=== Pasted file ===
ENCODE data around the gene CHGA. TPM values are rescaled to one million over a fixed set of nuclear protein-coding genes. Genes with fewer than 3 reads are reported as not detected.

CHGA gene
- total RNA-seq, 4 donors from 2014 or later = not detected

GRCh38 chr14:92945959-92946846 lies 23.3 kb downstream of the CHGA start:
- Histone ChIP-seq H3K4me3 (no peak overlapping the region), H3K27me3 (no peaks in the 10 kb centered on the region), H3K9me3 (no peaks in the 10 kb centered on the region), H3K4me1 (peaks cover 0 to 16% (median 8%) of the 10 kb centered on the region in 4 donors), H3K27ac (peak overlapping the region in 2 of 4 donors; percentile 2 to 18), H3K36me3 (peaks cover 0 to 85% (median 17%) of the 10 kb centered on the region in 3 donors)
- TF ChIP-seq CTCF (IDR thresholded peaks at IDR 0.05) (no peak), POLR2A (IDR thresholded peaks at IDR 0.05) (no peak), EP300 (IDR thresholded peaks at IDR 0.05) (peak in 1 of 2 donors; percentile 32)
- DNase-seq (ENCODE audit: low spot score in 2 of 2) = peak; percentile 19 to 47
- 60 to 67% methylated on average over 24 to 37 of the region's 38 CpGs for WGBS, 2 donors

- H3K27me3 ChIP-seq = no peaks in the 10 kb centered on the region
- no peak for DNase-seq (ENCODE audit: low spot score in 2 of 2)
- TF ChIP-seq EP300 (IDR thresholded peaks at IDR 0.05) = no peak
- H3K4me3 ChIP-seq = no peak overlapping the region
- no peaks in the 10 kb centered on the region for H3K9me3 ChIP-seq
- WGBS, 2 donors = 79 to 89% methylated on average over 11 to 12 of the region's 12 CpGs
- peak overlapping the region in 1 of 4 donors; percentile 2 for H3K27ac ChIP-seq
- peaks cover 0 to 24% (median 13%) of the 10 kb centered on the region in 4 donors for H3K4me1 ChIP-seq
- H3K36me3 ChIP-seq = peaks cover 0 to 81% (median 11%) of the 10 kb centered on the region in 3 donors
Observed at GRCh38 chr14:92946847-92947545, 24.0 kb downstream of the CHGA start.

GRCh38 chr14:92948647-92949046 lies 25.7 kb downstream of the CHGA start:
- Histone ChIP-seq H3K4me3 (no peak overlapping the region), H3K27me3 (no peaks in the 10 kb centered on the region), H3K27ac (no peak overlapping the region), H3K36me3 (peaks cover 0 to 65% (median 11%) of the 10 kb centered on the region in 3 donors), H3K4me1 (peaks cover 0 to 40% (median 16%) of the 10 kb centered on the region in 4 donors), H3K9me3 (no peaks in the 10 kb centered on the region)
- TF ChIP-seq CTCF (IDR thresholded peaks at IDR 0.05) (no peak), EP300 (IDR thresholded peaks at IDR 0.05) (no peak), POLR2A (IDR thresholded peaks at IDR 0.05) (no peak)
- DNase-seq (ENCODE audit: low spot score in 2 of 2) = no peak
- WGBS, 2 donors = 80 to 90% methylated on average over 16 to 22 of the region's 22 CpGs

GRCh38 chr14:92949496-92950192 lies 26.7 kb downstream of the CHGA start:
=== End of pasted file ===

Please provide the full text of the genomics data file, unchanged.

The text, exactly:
ENCODE data around the gene CHGA. TPM values are rescaled to one million over a fixed set of nuclear protein-coding genes. Genes with fewer than 3 reads are reported as not detected.

CHGA gene
- total RNA-seq, 4 donors from 2014 or later = not detected

GRCh38 chr14:92945959-92946846 lies 23.3 kb downstream of the CHGA start:
- Histone ChIP-seq H3K4me3 (no peak overlapping the region), H3K27me3 (no peaks in the 10 kb centered on the region), H3K9me3 (no peaks in the 10 kb centered on the region), H3K4me1 (peaks cover 0 to 16% (median 8%) of the 10 kb centered on the region in 4 donors), H3K27ac (peak overlapping the region in 2 of 4 donors; percentile 2 to 18), H3K36me3 (peaks cover 0 to 85% (median 17%) of the 10 kb centered on the region in 3 donors)
- TF ChIP-seq CTCF (IDR thresholded peaks at IDR 0.05) (no peak), POLR2A (IDR thresholded peaks at IDR 0.05) (no peak), EP300 (IDR thresholded peaks at IDR 0.05) (peak in 1 of 2 donors; percentile 32)
- DNase-seq (ENCODE audit: low spot score in 2 of 2) = peak; percentile 19 to 47
- 60 to 67% methylated on average over 24 to 37 of the region's 38 CpGs for WGBS, 2 donors

- H3K27me3 ChIP-seq = no peaks in the 10 kb centered on the region
- no peak for DNase-seq (ENCODE audit: low spot score in 2 of 2)
- TF ChIP-seq EP300 (IDR thresholded peaks at IDR 0.05) = no peak
- H3K4me3 ChIP-seq = no peak overlapping the region
- no peaks in the 10 kb centered on the region for H3K9me3 ChIP-seq
- WGBS, 2 donors = 79 to 89% methylated on average over 11 to 12 of the region's 12 CpGs
- peak overlapping the region in 1 of 4 donors; percentile 2 for H3K27ac ChIP-seq
- peaks cover 0 to 24% (median 13%) of the 10 kb centered on the region in 4 donors for H3K4me1 ChIP-seq
- H3K36me3 ChIP-seq = peaks cover 0 to 81% (median 11%) of the 10 kb centered on the region in 3 donors
Observed at GRCh38 chr14:92946847-92947545, 24.0 kb downstream of the CHGA start.

GRCh38 chr14:92948647-92949046 lies 25.7 kb downstream of the CHGA start:
- Histone ChIP-seq H3K4me3 (no peak overlapping the region), H3K27me3 (no peaks in the 10 kb centered on the region), H3K27ac (no peak overlapping the region), H3K36me3 (peaks cover 0 to 65% (median 11%) of the 10 kb centered on the region in 3 donors), H3K4me1 (peaks cover 0 to 40% (median 16%) of the 10 kb centered on the region in 4 donors), H3K9me3 (no peaks in the 10 kb centered on the region)
- TF ChIP-seq CTCF (IDR thresholded peaks at IDR 0.05) (no peak), EP300 (IDR thresholded peaks at IDR 0.05) (no peak), POLR2A (IDR thresholded peaks at IDR 0.05) (no peak)
- DNase-seq (ENCODE audit: low spot score in 2 of 2) = no peak
- WGBS, 2 donors = 80 to 90% methylated on average over 16 to 22 of the region's 22 CpGs

GRCh38 chr14:92949496-92950192 lies 26.7 kb downstream of the CHGA start: